5 Things You Should Know About The World’s Cutest Horses

Iceland is home to many unique plants and animals, but their tiny Viking Horses are the best ones out there. These little horses are thoroughbreds that are marked by their perfect proportions, endurance, sturdiness, adaptability, and movements.

Here are 5 things you should know about the world’s cutest horses:

1. The breed has been very well-known for its special trot called the “tolt.”
While “tolting,” a Viking Horse is in a very slow trot, only touching the ground with one hoof at a time. This provides a very smooth ride for the riders they carry. The breed also performs a special pace known as the “flying pace” that is fast and smooth. These horses use their “flying paces” in pacing races where they can reach up to 30 miles an hour. In this special pace, the horse has both front and back feet landing on the ground at the same time.

2. The Icelandic horse comes in many colors
This beauty of a horse can appear in up to 42 different color combinations! Some types of Icelandic horses coats even change color by seasons. The color combinations seen in Icelandic horses are unlike any other horse you have ever seen.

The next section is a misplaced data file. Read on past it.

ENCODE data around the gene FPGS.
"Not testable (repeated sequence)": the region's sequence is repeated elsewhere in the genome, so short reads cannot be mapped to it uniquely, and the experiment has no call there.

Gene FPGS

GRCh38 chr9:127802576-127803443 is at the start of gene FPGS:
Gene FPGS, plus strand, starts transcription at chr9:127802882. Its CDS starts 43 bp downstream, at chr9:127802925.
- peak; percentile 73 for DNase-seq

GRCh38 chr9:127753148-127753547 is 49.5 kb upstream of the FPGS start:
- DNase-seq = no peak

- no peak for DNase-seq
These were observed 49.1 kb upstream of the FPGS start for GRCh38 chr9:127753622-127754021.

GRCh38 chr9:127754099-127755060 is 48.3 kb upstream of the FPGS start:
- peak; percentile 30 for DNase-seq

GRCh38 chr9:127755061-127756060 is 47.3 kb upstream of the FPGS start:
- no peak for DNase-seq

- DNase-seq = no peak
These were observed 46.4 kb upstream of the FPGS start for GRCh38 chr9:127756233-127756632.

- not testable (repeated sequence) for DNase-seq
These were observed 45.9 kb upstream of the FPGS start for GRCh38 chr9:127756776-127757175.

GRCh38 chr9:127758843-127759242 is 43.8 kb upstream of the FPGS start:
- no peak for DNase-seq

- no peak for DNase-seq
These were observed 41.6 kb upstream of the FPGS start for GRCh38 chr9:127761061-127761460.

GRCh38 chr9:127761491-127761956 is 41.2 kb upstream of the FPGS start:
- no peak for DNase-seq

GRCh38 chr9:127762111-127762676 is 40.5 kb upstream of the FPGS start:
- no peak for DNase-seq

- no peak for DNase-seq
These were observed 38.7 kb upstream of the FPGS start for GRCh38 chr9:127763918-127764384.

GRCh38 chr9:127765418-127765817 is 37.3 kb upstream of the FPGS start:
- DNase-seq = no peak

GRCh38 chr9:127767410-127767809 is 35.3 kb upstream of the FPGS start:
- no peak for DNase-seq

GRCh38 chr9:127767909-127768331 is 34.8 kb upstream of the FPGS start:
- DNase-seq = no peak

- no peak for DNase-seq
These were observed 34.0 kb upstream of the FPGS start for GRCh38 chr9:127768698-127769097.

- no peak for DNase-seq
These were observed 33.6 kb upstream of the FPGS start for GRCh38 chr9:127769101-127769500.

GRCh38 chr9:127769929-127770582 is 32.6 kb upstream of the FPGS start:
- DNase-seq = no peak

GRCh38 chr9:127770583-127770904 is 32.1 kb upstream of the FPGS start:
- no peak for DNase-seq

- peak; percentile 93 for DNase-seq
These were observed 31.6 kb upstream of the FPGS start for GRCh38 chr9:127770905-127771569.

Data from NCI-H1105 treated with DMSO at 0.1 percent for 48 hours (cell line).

3. The Viking Horse gets its name from history.
It is thought that Viking Horses were taken to Iceland by Viking Age Scandinavians. The Scandinavians later mixed with Irish and Scottish settlers who would bring Shetland, Highland and Connemara ponies.

4. This horse differs from others in its shoulder height.
Averaging at a whopping 138cm or 4.53ft, these horses are pony-sized. But with their anatomical proportions and conformist behaviors, they remain as horses on most world registries.

5. Viking Horses are still used in daily Icelandic life for sheep herding, leisure, and competition.
Icelandic horse shows started in 1874 at Akureyri and are still held April through June every year. These spring events are typically gallop and pace races and occasionally tolt shows to show off the breed’s unique gait. There are even winter events that tend to include races on frozen bodies of water. In the winter of 2009, during Championship League’s Tolt Show, the ice failed to support 20 horses and riders. All horses and riders were rescued and the animals facing severe hypothermia were warmed with heat lamps.

While the Icelandic Viking Horse has its badass Viking history, it still manages to be known as the fluffy little horse that roams the island of Iceland, and that’s okay. Remember, don’t judge a horse by it’s cover.

Featured Image via Pixabay

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